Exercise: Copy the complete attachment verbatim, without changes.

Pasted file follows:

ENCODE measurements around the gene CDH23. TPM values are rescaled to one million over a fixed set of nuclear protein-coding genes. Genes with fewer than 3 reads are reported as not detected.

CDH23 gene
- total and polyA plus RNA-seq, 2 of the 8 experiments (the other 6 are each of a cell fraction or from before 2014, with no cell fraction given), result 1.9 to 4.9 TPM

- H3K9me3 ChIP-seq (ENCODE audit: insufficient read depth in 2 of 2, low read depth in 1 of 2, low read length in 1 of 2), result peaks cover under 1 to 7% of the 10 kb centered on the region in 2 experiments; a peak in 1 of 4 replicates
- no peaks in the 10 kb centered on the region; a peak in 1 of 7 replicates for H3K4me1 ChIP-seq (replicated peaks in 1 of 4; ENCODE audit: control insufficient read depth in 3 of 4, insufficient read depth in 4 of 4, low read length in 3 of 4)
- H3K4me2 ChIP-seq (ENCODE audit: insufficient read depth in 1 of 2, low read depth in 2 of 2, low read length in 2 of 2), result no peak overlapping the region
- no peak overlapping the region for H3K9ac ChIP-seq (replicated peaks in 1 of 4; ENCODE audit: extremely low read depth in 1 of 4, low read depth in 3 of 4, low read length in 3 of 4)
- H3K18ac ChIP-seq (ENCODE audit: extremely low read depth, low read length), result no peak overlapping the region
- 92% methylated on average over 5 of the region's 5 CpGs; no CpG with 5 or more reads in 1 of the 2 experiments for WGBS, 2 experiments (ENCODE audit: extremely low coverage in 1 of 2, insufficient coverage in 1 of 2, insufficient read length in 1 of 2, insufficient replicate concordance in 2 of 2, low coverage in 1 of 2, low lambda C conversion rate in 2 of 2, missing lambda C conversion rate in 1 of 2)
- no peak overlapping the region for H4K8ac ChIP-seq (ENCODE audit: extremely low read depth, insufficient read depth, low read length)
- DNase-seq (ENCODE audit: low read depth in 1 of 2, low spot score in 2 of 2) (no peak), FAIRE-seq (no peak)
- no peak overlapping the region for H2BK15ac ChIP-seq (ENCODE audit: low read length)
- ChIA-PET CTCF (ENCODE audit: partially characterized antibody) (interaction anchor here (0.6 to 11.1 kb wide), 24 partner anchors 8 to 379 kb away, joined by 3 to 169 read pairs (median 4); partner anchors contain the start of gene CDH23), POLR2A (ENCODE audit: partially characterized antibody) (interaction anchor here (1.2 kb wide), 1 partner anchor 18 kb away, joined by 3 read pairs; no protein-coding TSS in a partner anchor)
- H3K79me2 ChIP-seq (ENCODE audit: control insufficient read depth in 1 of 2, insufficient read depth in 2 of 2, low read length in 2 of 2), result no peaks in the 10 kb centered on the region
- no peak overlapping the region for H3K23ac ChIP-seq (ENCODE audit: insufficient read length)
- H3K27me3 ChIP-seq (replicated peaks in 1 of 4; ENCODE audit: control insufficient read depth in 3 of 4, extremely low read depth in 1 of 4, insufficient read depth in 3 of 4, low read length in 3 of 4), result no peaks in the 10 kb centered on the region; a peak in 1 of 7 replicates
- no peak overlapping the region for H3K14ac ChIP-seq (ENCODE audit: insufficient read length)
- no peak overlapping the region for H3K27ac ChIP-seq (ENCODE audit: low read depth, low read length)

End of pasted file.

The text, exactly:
ENCODE measurements around the gene CDH23. TPM values are rescaled to one million over a fixed set of nuclear protein-coding genes. Genes with fewer than 3 reads are reported as not detected.

CDH23 gene
- total and polyA plus RNA-seq, 2 of the 8 experiments (the other 6 are each of a cell fraction or from before 2014, with no cell fraction given), result 1.9 to 4.9 TPM

- H3K9me3 ChIP-seq (ENCODE audit: insufficient read depth in 2 of 2, low read depth in 1 of 2, low read length in 1 of 2), result peaks cover under 1 to 7% of the 10 kb centered on the region in 2 experiments; a peak in 1 of 4 replicates
- no peaks in the 10 kb centered on the region; a peak in 1 of 7 replicates for H3K4me1 ChIP-seq (replicated peaks in 1 of 4; ENCODE audit: control insufficient read depth in 3 of 4, insufficient read depth in 4 of 4, low read length in 3 of 4)
- H3K4me2 ChIP-seq (ENCODE audit: insufficient read depth in 1 of 2, low read depth in 2 of 2, low read length in 2 of 2), result no peak overlapping the region
- no peak overlapping the region for H3K9ac ChIP-seq (replicated peaks in 1 of 4; ENCODE audit: extremely low read depth in 1 of 4, low read depth in 3 of 4, low read length in 3 of 4)
- H3K18ac ChIP-seq (ENCODE audit: extremely low read depth, low read length), result no peak overlapping the region
- 92% methylated on average over 5 of the region's 5 CpGs; no CpG with 5 or more reads in 1 of the 2 experiments for WGBS, 2 experiments (ENCODE audit: extremely low coverage in 1 of 2, insufficient coverage in 1 of 2, insufficient read length in 1 of 2, insufficient replicate concordance in 2 of 2, low coverage in 1 of 2, low lambda C conversion rate in 2 of 2, missing lambda C conversion rate in 1 of 2)
- no peak overlapping the region for H4K8ac ChIP-seq (ENCODE audit: extremely low read depth, insufficient read depth, low read length)
- DNase-seq (ENCODE audit: low read depth in 1 of 2, low spot score in 2 of 2) (no peak), FAIRE-seq (no peak)
- no peak overlapping the region for H2BK15ac ChIP-seq (ENCODE audit: low read length)
- ChIA-PET CTCF (ENCODE audit: partially characterized antibody) (interaction anchor here (0.6 to 11.1 kb wide), 24 partner anchors 8 to 379 kb away, joined by 3 to 169 read pairs (median 4); partner anchors contain the start of gene CDH23), POLR2A (ENCODE audit: partially characterized antibody) (interaction anchor here (1.2 kb wide), 1 partner anchor 18 kb away, joined by 3 read pairs; no protein-coding TSS in a partner anchor)
- H3K79me2 ChIP-seq (ENCODE audit: control insufficient read depth in 1 of 2, insufficient read depth in 2 of 2, low read length in 2 of 2), result no peaks in the 10 kb centered on the region
- no peak overlapping the region for H3K23ac ChIP-seq (ENCODE audit: insufficient read length)
- H3K27me3 ChIP-seq (replicated peaks in 1 of 4; ENCODE audit: control insufficient read depth in 3 of 4, extremely low read depth in 1 of 4, insufficient read depth in 3 of 4, low read length in 3 of 4), result no peaks in the 10 kb centered on the region; a peak in 1 of 7 replicates
- no peak overlapping the region for H3K14ac ChIP-seq (ENCODE audit: insufficient read length)
- no peak overlapping the region for H3K27ac ChIP-seq (ENCODE audit: low read depth, low read length)